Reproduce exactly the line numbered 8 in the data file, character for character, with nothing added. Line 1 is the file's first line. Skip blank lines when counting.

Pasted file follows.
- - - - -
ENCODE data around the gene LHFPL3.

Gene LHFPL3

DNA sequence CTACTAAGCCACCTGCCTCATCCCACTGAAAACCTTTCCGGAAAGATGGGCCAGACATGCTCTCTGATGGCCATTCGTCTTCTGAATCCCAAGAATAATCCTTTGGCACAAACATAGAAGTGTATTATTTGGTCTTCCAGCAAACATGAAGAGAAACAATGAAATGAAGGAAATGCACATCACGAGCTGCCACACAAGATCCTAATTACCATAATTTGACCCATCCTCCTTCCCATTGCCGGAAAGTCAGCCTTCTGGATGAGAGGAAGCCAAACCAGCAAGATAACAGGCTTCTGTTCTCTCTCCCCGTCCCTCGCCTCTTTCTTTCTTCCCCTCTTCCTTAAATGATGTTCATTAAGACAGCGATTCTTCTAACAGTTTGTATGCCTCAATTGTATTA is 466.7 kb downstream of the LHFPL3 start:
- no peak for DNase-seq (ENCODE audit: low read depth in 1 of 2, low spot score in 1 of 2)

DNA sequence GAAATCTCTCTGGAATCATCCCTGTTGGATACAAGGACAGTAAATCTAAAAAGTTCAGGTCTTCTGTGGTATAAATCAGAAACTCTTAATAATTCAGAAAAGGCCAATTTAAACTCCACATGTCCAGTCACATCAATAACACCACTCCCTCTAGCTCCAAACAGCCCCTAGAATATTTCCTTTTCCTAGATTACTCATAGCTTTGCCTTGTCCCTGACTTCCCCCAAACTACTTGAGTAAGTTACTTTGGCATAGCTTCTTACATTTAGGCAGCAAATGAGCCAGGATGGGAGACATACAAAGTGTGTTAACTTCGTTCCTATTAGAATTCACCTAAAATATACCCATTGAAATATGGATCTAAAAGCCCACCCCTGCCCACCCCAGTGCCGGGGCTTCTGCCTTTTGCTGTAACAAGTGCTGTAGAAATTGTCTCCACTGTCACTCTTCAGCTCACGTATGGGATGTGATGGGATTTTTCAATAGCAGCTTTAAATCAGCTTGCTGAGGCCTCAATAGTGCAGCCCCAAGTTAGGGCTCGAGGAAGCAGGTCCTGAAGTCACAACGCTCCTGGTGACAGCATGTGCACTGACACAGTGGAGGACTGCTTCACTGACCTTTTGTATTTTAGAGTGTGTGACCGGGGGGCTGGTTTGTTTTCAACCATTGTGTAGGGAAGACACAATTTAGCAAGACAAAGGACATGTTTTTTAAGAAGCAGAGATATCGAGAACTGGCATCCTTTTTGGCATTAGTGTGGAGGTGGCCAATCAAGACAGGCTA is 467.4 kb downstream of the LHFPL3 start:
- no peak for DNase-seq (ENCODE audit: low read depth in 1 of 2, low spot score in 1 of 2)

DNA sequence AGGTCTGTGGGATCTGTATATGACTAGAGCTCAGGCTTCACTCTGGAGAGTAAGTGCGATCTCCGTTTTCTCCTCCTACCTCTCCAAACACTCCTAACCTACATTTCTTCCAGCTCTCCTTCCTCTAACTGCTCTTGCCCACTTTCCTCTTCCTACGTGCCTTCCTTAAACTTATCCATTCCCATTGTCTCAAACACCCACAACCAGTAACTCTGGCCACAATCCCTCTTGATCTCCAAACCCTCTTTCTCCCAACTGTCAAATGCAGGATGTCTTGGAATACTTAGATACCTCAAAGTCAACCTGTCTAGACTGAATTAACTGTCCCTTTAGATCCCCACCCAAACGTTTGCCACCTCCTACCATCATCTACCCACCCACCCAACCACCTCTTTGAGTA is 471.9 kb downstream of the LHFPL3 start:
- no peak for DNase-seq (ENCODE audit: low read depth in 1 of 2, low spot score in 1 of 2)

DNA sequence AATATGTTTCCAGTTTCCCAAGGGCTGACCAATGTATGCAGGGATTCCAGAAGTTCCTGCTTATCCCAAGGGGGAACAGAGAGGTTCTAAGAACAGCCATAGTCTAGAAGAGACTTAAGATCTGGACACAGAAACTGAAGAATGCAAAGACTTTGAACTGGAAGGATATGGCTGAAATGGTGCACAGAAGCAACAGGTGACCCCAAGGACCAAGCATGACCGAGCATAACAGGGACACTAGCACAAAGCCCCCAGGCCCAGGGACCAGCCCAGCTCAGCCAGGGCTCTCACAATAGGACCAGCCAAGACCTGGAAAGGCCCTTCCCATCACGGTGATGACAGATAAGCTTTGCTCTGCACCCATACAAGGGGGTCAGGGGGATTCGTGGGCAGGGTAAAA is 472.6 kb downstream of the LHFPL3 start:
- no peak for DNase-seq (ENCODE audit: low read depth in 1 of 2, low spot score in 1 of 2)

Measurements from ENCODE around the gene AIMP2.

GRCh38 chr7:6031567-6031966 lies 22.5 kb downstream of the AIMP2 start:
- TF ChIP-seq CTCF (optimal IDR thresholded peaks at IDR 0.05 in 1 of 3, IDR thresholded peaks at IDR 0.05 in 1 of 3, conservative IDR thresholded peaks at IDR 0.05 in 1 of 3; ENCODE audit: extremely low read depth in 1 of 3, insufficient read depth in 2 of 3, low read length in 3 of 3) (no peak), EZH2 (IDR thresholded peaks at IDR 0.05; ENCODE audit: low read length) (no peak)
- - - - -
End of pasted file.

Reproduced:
- no peak for DNase-seq (ENCODE audit: low read depth in 1 of 2, low spot score in 1 of 2)